I don’t think you need to go to church to go to heaven. I don’t think you need to go to church to become a “better” person, at least better by the world’s definition. I don’t think you need to go to church to live a “good” life, at least good by the world’s definition. I accept that the church is disappointing at times. Churches can and do suffer from any number of maladies: the worship is half hearted, the pastor is distracted or simply inept, the enthusiasm is sapped, the ministries are inward focused, the priorities are worldly, the people are crabby and grumpy, the risen Christ is hard to see. All of this is to preface what I am about to say, by making clear I am not delusional about the church.
The other day, I had to find a place to eat with a group of strangers. I sat next to this older man, who had said the prayer before the meal. He turned out to be a leader in his small church in West Virginia, where he was from. He knew I was a pastor and he asked me whether we had any young people in our church. I told him that we were not setting any records, but we had some young people in the pews. He replied that one day there will be an accounting and I wouldn’t want to be any young person in our world. Nervously I laughed and said, I don’t know, I am counting on God’s grace revealed in the resurrected Jesus to get me past the day of judgment. He said, God’s grace just gets us so far. After that it all has to do with how you lived your life, good or bad. The way he said that made me afraid. I am not sure how those scales would tip and I am a pastor. Meeting the resurrected Jesus is supposed to be good news, but he didn’t make it sound like good news. Continue reading It’s Good News!
Worship is about storytelling. Every week there is a theme and we unpack that theme with scripture, hymns, preaching, prayers and meaningful ritual that tie all of it together. Worship needs to be good storytelling to be effective. The best storytellers begin their story with something that grabs you and draws you in. Their endings are satisfying, but not too neat. But, the real secret to a great story is what is in the middle. The middle isn’t just a straight road between the beginning and the end. It is the heart of the story, the part that engages the listener, so they can see themselves in the story being told. Worship relies on the middle for us to get the most out of it. What is in the middle makes all of the difference in the world. Continue reading Hear the Middle of the Story This Holy Week
I was driving on Friday and I saw a bumper sticker that said, It’s the Ten Commandments, not Ten Suggestions. It was on the back of a blue Mustang that I had been behind for over ten miles on US 23. We were both going 70 MPH, which is okay except of course it is 65 MPH on that stretch of US 23. This guy seemed pretty sure there was no wriggle room on the commandments, but common traffic laws, those obviously felt like suggestions to him. If we are honest, don’t we all treat commandments and laws as suggestions? Continue reading The Ten Suggestions?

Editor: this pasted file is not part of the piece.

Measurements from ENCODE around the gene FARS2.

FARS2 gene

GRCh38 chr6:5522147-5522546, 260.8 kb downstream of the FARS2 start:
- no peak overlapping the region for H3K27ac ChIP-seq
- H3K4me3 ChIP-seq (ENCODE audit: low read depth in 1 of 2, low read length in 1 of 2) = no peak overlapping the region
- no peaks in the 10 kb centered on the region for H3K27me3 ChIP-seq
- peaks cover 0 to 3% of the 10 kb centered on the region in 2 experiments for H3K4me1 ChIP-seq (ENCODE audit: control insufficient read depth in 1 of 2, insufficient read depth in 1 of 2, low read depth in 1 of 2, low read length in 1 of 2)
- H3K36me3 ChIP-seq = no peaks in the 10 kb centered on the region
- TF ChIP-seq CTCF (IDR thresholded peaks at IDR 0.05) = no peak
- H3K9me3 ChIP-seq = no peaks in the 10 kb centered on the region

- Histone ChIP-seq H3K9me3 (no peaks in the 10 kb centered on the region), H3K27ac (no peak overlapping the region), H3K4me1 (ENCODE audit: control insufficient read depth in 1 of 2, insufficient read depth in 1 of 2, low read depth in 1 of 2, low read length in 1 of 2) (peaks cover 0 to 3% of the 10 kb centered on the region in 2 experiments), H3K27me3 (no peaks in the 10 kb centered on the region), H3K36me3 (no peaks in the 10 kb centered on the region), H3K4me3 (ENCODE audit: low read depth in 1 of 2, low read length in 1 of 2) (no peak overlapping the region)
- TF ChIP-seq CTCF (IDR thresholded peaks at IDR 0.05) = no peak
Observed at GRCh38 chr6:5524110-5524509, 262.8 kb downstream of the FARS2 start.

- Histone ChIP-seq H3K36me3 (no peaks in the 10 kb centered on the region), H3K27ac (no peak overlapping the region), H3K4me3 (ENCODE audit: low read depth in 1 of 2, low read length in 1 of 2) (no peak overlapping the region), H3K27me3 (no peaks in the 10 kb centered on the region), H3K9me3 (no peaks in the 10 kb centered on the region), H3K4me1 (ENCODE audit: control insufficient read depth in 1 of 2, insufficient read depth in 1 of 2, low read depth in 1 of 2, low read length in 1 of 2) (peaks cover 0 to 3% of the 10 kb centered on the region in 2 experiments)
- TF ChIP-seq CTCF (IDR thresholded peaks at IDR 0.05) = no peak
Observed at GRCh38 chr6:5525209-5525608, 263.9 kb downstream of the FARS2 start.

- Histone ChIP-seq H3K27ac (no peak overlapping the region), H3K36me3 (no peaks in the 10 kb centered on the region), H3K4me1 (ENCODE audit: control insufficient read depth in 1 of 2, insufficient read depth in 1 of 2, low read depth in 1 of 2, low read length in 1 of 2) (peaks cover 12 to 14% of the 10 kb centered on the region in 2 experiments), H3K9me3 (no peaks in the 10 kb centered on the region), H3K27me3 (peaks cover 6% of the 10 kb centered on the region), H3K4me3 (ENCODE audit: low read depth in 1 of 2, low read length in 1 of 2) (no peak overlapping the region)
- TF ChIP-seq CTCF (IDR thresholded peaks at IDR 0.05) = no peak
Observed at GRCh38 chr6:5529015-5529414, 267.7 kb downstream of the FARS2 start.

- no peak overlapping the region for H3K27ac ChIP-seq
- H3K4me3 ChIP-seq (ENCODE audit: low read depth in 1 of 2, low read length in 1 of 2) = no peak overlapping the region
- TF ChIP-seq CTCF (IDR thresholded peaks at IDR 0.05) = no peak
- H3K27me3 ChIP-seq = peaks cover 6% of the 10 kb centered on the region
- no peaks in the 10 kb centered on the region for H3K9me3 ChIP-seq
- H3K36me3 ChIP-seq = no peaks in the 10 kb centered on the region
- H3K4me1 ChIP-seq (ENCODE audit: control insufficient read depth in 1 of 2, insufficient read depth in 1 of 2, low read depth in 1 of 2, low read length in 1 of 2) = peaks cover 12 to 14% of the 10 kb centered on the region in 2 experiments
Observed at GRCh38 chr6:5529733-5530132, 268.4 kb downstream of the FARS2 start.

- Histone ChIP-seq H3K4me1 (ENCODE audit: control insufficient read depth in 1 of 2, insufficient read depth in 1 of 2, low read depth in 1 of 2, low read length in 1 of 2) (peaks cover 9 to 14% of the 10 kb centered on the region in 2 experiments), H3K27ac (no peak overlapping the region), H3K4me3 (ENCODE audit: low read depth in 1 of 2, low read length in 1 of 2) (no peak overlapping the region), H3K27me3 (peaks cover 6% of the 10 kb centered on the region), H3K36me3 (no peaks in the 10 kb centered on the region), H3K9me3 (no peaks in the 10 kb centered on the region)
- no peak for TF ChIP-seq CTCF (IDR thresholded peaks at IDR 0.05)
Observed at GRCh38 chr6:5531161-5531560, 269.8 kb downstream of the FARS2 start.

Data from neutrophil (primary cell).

Who do we believe God is? All of us should have some sort of answer for this. And what we say sometimes needs to be more specific than God is love. Often this is more than enough. Especially since so many religious people believe their God is made of love, but for them that means their God loves people that look and think like them, and hates and wants violent vengeance over everyone else. Just to say I believe God is pure love, all of the time, is saying a lot. Continue reading The Promise of God
Four years ago in 2011, we spent time as a congregation dreaming together. In this year long process, we talked with a lot of different groups in the church, had dinners with leaders of the
congregation, and held forums in the church where we heard from people about what would be new additions to existing ministries at Messiah that we would want if money were not the issue. Continue reading From the Pastor’s Desk
All of the thoughts and stories in tonight’s homily and even some of the sentences are taken from the second chapter of Philip Yancey’s book, Vanishing Grace. It is a book about how the one place that should be the great dispensers of grace, the church, is failing at the task. Glenn Harris is leading a study of the book at 6:30 Wednesdays, right before this worship service throughout Lent. My homilies will be taken from this book, too.
All of humanity longs for two things. First, a sense of meaning or purpose for our life. We want to believe our life matters. Second we long for a community where we belong, where we are accepted. We want to believe that our lives matter to someone else. Yet, even though these are exactly the longings Christian faith preaches they fill, the majority of people do not trust us to do this. Why not? It is not because our answers are not “right” or right sounding. It is because our presentation is not convincing. Church ends up turning more people away from God instead of to God. The perception is that outsiders are welcomed if they would make good potential new members. Those who do not fit into our preferred demographic or our sense of moral “goodness” are ignored or made to feel unwelcome. Continue reading Loving strangers, outsiders and enemies